Amazing Dubai

When I received the invitation to be a guest author at the Emirates Airlines Festival of Literature a few months ago, I couldn’t say YES!! fast enough. The Middle East has always fascinated me, and over the years I’ve visited both Egypt and Libya, but had never been to the United Arab Emirates. So this invitation was an opportunity not only to see a new country but also to mingle with a completely new circle of authors, many hailing from the region.

The festival booked me and my husband on business class aboard an Emirates Airline flight direct from JFK to Dubai, and that was my first taste of the amazing time in store for us. When we landed, we found ourselves in a city that feels like it’s from the future, with spectacularly space-age skyscrapers, a monorail system, and the tallest building in the world.

Here’s a shot of my husband Jacob in front of the Dubai Mall, with the tallest building (Burj Khalifa) in the background. It’s over 200 stories tall and from a distance looks like a silver spire rising from the desert.

And here’s the view from the 124th floor, looking down at a city that looks like something out of a science fiction novel:

The festival itself was held in the Intercontinental Hotel, and had over a hundred guest authors from around the world. I got the chance to rub shoulders with some truly fascinating writers whose names I was already well familiar with, including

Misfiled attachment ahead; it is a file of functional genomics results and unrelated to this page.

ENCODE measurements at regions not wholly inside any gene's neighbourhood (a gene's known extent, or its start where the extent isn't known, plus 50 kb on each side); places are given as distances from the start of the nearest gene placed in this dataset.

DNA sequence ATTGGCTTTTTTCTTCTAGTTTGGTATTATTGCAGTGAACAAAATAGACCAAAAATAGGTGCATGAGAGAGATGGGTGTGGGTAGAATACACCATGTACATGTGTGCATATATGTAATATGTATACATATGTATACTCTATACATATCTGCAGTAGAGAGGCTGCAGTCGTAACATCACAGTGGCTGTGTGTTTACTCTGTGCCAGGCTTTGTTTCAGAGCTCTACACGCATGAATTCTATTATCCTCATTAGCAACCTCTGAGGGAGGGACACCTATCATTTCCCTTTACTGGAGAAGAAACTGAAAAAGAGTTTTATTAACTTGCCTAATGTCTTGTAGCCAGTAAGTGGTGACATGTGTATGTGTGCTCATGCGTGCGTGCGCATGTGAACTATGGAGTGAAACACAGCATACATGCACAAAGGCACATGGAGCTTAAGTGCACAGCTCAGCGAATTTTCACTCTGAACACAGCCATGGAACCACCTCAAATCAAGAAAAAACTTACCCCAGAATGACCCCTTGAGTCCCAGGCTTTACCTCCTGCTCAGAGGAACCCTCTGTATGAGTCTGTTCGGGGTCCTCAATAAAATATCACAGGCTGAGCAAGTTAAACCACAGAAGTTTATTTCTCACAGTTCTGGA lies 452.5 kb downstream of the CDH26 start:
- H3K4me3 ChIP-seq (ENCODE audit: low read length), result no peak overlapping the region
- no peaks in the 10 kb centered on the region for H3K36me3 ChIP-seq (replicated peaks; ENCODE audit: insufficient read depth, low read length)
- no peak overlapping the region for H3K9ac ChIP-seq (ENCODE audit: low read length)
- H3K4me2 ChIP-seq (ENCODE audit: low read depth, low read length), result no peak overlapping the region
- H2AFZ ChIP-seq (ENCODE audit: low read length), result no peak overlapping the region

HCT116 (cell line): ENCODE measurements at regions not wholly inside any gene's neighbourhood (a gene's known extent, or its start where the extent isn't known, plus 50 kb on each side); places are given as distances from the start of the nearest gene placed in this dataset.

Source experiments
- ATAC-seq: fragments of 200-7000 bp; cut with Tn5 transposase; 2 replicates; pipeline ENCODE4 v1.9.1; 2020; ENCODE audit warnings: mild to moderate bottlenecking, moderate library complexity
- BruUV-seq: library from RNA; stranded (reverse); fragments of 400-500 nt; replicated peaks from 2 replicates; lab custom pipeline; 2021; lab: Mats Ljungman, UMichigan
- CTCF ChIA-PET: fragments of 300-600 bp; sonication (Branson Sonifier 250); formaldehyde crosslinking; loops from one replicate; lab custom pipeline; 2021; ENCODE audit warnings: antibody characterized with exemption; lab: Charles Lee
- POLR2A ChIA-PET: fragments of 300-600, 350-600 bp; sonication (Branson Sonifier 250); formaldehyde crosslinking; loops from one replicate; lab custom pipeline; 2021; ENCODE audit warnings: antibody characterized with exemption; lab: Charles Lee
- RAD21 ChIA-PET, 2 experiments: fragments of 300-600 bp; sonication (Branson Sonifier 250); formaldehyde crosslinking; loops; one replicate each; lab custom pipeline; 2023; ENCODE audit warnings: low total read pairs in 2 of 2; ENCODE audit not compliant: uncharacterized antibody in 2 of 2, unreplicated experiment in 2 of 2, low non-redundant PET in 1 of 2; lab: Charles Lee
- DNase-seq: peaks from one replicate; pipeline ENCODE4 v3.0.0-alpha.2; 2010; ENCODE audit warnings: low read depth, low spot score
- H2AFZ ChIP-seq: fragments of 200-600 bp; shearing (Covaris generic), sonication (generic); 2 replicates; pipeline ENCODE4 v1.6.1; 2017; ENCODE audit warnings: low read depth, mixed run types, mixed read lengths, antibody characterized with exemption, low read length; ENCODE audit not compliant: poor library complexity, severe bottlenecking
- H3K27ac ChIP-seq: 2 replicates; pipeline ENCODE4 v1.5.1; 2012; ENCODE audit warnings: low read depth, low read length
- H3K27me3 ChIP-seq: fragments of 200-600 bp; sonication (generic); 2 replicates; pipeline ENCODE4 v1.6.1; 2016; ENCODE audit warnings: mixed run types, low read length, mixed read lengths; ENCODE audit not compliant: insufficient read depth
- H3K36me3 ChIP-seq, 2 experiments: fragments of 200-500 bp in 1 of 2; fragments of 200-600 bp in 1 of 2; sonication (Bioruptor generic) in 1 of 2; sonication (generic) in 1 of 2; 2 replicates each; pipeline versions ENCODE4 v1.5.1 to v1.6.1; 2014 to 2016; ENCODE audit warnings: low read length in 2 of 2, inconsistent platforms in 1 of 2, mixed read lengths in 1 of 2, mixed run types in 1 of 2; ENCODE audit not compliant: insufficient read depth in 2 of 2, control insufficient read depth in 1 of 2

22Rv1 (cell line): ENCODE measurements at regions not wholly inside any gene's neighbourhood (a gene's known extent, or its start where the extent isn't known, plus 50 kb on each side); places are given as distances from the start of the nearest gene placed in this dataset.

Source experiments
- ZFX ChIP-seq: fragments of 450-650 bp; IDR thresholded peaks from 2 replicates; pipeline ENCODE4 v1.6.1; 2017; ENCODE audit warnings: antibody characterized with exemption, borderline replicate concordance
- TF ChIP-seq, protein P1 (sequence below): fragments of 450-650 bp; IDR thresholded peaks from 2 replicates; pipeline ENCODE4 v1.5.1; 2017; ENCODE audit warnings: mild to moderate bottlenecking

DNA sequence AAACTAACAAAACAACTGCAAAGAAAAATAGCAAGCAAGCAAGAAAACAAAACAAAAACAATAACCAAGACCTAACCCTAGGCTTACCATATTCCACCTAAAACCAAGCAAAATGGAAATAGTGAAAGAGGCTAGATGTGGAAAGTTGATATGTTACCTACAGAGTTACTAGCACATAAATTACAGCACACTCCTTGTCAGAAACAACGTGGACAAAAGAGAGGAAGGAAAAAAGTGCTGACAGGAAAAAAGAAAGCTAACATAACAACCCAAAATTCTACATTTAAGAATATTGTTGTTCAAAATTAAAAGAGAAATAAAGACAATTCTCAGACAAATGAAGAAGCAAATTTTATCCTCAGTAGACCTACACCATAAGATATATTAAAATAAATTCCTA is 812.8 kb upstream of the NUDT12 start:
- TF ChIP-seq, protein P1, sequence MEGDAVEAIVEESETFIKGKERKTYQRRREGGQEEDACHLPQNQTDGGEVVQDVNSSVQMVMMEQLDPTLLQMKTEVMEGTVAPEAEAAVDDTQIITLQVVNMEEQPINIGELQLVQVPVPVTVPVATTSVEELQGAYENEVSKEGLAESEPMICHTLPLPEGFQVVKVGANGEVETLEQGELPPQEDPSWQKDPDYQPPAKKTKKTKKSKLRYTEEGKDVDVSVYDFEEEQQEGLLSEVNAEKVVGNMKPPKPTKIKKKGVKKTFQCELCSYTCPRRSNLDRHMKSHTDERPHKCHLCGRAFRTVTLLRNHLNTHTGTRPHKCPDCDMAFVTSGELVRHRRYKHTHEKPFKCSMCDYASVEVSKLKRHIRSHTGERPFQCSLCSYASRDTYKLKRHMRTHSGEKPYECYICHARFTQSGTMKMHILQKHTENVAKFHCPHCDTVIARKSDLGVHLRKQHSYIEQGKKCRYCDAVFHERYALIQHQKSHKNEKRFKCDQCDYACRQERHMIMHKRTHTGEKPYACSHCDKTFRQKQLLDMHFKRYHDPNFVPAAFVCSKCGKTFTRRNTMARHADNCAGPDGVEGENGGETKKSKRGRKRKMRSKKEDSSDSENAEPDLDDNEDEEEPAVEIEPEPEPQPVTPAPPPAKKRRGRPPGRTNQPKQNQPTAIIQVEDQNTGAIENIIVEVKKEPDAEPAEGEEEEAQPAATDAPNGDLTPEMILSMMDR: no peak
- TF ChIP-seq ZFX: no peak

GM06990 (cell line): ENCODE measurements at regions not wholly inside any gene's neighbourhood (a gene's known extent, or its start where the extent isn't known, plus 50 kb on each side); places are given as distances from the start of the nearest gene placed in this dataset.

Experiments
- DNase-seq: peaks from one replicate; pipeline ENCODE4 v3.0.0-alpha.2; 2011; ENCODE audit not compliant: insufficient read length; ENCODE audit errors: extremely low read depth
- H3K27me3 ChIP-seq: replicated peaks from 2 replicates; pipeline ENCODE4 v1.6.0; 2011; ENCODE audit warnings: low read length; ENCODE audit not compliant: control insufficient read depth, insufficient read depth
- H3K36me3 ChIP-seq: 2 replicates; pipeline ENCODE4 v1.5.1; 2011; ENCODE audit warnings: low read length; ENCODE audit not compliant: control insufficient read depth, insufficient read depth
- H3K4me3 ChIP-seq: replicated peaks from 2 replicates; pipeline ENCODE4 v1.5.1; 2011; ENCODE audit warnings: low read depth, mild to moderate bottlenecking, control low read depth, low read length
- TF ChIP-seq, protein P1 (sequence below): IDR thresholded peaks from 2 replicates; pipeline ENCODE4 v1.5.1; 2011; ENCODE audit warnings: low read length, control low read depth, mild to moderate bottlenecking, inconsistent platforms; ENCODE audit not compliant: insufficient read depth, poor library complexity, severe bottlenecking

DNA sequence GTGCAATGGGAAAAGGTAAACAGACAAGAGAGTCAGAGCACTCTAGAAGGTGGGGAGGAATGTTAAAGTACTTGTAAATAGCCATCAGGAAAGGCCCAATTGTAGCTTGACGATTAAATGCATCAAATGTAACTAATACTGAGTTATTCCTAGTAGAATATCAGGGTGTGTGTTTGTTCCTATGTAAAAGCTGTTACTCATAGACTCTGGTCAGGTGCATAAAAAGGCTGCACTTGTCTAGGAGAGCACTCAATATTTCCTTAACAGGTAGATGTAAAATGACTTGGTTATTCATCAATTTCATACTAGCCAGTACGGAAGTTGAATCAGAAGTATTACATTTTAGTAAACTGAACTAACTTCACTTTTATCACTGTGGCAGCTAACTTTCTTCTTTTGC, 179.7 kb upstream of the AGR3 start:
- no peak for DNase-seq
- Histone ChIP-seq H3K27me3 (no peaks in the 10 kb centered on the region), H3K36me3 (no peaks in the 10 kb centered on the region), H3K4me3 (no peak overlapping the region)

Abraham Verghese (Cutting for Stone):

Lynne Truss (Eats Shoots and Leaves)

and Mark Billingham (Sleepyhead):

Then there were some fascinating writers who were new to me, writers with such interesting stories to tell. Here (with me and my husband) is Marguerite van Geldermalsen, an amazing adventurous woman from New Zealand. In her youth she traveled to Petra in Jordan. There she fell in love with, and married, a Bedouin. Together they happily lived in a cave and raised two children. Seven years ago her husband died, but Marguerite still lives in Petra. She tells the story of their life together in her book Married to a Bedouin.

I also had a lovely dinner sitting beside John Adair, an Englishman who’s a worldwide authority on principles of leadership. His life story reads like a novel. He served in the Arab Legion among Bedouin tribes and likes to joke that he’s one of the few lucky soldiers who got shot at by both the Egyptians and the Israelis. His business book, The Leadership of Mohammed, has been published in both English and Arabic and weaves descriptions of Bedouin culture and tribal leadership.

Then there are all the authors whose photos I didn’t manage to take including Isobel Coleman, China Mieville, Margaret Atwood, Karen Armstrong, Greg Mortenson, and the delightful Egyptian scholar Kamal Abdel Malek, whose first whispered words to me were: “This would all go better with a cappuccino, don’t you think?” I loved meeting authors from Iran and Egypt, Turkey, Palestine, China, India — I can’t even list all the countries that were represented. We compared notes about our respective publishing worlds and the challenges we all face.

No matter where I travel, I find that writers are truly one big family.